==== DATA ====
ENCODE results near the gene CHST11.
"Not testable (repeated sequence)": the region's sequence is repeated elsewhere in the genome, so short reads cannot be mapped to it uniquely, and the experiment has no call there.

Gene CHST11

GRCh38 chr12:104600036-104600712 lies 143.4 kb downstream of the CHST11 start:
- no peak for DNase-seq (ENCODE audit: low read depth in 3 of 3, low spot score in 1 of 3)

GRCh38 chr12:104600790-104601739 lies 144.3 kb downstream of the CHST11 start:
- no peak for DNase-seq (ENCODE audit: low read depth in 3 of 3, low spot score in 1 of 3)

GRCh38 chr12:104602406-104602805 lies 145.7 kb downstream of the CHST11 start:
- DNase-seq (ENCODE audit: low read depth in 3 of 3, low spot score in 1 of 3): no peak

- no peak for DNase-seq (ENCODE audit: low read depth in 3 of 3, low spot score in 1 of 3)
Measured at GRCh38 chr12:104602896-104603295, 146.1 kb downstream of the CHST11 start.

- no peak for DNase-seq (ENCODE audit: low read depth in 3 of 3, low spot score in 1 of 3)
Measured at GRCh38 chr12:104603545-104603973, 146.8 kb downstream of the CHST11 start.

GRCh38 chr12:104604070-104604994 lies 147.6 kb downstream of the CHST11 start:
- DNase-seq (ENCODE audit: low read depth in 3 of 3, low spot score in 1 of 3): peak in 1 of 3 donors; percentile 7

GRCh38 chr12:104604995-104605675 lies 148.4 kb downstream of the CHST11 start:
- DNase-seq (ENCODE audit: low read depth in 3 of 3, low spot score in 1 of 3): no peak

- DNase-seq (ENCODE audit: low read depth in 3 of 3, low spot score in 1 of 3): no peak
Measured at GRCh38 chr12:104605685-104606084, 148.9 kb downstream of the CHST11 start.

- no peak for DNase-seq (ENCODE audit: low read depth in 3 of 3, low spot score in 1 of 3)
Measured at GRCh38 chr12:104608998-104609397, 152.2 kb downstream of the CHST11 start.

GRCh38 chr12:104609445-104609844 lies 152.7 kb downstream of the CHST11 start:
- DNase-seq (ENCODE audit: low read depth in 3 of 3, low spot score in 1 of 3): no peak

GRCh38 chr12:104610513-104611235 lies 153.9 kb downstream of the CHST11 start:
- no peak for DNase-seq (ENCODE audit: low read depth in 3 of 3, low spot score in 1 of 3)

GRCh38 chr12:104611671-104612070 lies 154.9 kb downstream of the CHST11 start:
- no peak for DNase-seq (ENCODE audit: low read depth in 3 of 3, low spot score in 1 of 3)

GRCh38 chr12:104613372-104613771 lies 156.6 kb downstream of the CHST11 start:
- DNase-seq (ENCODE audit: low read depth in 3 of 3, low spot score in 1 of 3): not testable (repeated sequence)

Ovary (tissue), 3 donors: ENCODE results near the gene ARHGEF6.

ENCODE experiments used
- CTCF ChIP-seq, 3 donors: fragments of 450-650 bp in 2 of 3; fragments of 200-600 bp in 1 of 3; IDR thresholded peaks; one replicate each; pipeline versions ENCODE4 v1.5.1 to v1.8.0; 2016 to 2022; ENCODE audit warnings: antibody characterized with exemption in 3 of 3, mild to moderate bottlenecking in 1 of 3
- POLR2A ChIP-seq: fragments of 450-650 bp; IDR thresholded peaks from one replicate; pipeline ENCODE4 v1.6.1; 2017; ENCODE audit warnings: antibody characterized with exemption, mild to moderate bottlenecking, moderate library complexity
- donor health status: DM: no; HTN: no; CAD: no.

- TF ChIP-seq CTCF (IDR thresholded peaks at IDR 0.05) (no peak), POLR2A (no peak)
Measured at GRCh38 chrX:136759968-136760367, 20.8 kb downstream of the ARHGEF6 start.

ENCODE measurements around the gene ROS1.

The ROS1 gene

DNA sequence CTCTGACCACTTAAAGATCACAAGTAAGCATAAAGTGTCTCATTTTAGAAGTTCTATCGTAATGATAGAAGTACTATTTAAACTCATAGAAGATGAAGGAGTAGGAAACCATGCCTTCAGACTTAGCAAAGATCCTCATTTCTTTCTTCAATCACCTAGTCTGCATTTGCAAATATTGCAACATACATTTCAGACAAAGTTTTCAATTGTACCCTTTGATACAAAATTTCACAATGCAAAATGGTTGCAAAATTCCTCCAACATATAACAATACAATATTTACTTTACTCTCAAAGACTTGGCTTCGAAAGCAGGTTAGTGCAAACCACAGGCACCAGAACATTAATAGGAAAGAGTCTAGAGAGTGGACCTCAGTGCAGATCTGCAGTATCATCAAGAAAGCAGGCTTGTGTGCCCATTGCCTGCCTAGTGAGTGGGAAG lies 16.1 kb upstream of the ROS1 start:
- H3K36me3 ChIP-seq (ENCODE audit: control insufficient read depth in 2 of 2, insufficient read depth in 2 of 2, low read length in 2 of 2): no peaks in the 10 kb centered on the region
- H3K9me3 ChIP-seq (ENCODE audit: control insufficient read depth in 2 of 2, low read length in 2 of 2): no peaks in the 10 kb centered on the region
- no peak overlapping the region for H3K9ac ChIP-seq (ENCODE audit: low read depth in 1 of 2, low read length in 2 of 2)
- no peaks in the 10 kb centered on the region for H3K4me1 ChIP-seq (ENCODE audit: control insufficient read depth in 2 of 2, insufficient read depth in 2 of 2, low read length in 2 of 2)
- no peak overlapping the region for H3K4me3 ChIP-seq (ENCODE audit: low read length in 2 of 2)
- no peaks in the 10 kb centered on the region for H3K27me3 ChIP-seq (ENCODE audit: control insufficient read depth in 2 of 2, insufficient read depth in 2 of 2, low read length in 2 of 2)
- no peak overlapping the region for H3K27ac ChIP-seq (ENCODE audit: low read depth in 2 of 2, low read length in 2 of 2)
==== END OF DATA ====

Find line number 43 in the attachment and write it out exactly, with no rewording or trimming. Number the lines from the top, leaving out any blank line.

- no peaks in the 10 kb centered on the region for H3K4me1 ChIP-seq (ENCODE audit: control insufficient read depth in 2 of 2, insufficient read depth in 2 of 2, low read length in 2 of 2)